Some people are going to be able to see “The Interview” in theaters, after all.
But Sony’s controversial comedy about assassinating North Korean leader Kim Jong-un is only going to be in a couple hundred theaters across the country, at least for now.
Meanwhile, Sony has said it’s looking for “more platforms” for the film, which many industry observers believe means “streaming on the Web.” CNN’s Brian Stelter thinks we’ll hear more about that today, and Re/code has heard similar rumblings.
So how would that work? Let’s speculate a bit.
Assuming Sony wants people to rent the film this week, the most obvious approach would be to get a big online video store to carry the movie. The New York Times says Sony was hoping Apple would pick up “The Interview,” but “the tech company was not interested, at least not on a speedy time table.”
But there are other companies that rent movies online, and the most obvious one would be Google, either via its Google Play store or YouTube, the world’s biggest video site. (Yep, YouTube rents movies, though it knows you might not know that.)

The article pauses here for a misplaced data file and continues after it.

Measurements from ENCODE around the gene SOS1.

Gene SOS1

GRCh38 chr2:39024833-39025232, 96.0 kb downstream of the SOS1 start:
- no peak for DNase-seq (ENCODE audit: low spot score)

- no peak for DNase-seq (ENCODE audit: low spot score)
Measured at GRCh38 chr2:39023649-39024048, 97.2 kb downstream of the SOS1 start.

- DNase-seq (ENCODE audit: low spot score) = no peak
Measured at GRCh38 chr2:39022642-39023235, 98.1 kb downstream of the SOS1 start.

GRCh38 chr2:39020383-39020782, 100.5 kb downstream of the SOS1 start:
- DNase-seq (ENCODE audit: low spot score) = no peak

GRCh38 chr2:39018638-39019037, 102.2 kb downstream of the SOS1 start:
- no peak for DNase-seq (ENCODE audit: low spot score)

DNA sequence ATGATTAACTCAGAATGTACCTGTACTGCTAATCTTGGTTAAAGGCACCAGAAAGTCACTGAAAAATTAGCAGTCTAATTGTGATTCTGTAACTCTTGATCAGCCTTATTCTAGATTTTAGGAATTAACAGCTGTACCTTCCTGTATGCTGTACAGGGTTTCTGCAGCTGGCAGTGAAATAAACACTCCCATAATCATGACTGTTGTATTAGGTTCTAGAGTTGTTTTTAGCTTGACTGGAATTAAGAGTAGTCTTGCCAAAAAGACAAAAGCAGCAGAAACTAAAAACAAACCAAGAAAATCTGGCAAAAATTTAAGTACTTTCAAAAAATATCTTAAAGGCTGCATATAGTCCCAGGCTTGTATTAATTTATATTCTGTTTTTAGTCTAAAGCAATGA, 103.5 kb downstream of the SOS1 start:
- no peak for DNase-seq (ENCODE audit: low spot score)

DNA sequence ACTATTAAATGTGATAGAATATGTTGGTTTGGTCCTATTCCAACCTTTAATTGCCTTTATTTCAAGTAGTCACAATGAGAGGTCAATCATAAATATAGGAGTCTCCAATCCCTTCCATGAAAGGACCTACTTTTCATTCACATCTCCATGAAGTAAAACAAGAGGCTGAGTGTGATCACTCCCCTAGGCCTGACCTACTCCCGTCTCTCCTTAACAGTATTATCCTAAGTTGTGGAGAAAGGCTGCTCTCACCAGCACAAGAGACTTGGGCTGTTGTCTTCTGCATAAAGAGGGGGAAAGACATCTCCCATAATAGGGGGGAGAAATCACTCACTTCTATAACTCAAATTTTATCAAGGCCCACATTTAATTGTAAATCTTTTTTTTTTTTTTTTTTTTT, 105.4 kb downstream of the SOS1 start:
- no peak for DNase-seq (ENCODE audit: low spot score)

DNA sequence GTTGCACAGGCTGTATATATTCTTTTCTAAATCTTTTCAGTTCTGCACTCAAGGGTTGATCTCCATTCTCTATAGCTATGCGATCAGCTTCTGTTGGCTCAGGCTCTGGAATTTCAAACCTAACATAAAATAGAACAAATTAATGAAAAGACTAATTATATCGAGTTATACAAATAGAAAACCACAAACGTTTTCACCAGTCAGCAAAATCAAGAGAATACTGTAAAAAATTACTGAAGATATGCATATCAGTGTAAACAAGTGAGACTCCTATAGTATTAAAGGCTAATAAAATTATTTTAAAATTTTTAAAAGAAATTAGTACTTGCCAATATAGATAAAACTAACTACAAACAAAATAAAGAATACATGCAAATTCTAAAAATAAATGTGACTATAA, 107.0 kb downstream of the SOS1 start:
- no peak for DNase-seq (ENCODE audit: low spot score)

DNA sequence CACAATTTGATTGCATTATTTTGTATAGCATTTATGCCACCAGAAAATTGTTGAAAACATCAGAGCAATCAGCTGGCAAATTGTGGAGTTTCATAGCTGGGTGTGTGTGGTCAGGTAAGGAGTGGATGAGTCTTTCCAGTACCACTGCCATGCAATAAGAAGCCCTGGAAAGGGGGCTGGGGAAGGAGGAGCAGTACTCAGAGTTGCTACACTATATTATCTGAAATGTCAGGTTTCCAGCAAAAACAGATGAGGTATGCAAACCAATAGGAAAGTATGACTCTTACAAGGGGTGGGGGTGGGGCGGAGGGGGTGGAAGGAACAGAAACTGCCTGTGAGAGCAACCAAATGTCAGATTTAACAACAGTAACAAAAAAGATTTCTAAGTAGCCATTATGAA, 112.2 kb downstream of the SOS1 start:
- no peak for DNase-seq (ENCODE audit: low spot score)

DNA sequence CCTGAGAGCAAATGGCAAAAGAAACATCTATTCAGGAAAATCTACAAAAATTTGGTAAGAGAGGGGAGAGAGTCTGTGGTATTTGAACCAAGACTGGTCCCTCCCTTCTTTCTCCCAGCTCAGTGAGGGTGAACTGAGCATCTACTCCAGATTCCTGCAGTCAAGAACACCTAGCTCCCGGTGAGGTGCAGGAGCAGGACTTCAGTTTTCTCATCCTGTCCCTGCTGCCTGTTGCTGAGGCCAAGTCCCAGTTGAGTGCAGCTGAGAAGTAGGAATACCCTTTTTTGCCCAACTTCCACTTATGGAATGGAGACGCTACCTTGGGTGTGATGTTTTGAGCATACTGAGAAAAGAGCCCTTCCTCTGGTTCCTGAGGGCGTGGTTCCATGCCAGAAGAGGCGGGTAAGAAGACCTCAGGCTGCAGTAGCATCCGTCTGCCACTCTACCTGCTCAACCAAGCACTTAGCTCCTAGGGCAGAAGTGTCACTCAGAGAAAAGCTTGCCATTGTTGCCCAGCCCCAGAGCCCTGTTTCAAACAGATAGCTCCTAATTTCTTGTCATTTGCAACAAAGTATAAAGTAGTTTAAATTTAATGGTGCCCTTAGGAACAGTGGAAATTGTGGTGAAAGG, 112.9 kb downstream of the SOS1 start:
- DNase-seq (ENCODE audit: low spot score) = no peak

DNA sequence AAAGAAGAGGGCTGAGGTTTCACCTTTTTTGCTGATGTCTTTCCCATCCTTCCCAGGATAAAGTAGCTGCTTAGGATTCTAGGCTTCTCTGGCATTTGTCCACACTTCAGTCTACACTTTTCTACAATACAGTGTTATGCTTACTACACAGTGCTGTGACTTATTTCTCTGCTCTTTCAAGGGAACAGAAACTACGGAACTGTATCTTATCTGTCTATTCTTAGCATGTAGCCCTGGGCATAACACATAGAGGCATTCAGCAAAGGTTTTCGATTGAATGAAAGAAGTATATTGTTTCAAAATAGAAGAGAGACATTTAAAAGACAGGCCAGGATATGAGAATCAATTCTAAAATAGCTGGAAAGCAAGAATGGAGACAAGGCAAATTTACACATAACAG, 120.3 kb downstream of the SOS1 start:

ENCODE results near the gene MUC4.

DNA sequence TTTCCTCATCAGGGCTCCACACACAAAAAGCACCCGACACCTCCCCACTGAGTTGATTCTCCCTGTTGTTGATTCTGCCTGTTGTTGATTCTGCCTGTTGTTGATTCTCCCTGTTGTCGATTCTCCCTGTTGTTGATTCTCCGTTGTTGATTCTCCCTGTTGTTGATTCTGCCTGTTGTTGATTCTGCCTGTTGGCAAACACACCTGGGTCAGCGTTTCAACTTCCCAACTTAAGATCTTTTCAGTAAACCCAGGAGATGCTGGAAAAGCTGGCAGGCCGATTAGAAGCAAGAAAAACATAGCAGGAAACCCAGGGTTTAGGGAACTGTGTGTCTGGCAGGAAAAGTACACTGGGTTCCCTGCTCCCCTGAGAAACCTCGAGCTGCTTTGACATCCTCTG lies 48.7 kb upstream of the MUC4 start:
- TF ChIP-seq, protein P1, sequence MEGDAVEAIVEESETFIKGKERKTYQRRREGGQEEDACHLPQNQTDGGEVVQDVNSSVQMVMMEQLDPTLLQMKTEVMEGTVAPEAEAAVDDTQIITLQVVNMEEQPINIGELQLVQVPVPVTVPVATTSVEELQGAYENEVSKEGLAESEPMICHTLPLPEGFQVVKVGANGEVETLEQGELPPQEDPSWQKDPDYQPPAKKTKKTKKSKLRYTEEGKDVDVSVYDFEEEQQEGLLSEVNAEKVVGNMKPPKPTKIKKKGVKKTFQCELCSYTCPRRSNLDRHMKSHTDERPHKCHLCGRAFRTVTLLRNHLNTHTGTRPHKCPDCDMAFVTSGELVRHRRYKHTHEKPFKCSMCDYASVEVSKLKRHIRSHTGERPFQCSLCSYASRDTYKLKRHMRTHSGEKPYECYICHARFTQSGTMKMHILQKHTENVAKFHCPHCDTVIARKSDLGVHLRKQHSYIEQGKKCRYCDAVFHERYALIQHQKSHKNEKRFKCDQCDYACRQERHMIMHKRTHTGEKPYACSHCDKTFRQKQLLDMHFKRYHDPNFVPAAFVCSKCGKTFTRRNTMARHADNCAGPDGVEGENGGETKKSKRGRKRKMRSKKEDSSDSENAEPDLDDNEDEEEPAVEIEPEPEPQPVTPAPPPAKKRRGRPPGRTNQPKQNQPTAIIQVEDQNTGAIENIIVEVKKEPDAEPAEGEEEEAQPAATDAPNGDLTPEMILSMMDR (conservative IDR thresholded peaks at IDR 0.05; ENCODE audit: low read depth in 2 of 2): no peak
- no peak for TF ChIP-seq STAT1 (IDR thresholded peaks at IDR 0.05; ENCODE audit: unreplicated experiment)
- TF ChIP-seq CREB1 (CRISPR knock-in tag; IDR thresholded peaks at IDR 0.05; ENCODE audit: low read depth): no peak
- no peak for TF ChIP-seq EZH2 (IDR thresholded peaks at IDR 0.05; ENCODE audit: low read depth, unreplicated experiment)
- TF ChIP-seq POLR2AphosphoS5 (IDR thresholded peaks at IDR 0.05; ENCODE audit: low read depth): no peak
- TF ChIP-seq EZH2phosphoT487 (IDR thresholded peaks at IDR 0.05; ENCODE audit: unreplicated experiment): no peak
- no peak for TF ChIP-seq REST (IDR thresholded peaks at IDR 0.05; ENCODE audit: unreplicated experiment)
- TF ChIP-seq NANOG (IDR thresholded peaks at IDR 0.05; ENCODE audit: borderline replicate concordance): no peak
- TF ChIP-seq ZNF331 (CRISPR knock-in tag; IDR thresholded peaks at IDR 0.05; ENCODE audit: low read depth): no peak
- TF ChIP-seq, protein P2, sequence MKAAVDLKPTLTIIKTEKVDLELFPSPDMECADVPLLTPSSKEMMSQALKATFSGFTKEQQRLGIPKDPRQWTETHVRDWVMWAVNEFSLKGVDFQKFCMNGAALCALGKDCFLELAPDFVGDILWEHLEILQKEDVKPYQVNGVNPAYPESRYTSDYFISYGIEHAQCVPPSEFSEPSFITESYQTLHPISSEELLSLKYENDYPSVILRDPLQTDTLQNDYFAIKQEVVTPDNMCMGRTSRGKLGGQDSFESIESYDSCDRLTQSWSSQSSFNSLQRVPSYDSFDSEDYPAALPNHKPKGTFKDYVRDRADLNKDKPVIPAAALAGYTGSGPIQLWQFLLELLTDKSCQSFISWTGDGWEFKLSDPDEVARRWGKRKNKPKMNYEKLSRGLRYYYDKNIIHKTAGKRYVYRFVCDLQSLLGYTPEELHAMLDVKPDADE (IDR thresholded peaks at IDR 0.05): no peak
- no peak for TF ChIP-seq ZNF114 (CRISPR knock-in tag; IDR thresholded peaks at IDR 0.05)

Yes, touching “The Interview” means taking on some hacking risk. Then again, the people who work at Google are often very confident. Maybe they’ll be okay with some risk.
Another option for Sony, which wouldn’t be mutually exclusive: Renting the movie online via its own site. Sony already owns Crackle, a streaming service with a not-very-big collection of movies and TV shows, along with fun stuff like Jerry Seinfeld’s “Comedians in Cars Getting Coffee” Web series.
And while I’ve seen reports that say Sony decided not to use Crackle as an outlet because it’s a free site, that doesn’t seem convincing to me. It’s 2014, and if you want to sell something online there are lots of companies that would love to help you do that. Ask Stripe or Braintree.
Or, alternately, Sony could just throw up a new site, dedicated solely to “The Interview,” and rent it from there. Perhaps it could use the streaming infrastructure it already uses for Crackle. Or maybe it would want help from Major League Baseball’s streaming video service, which has already signed on to support Sony’s Web TV project.
Does that sound like a tall order for a company that’s already dealing with a lot of tech problems? Could be.
Then again, you don’t have to be a tech mastermind to sell a movie online anymore. Louis C.K., who is very funny but is not an international technology and media conglomerate, did it back in 2011. That worked out very well.
Maybe he can offer Michael Lynton and Seth Rogen some tips.
This article originally appeared on Recode.net.